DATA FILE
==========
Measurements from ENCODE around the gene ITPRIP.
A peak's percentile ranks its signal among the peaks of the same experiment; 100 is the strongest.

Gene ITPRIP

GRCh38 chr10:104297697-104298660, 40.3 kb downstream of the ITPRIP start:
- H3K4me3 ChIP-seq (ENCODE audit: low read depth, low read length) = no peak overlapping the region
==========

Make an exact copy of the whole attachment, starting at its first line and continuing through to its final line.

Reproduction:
Measurements from ENCODE around the gene ITPRIP.
A peak's percentile ranks its signal among the peaks of the same experiment; 100 is the strongest.

Gene ITPRIP

GRCh38 chr10:104297697-104298660, 40.3 kb downstream of the ITPRIP start:
- H3K4me3 ChIP-seq (ENCODE audit: low read depth, low read length) = no peak overlapping the region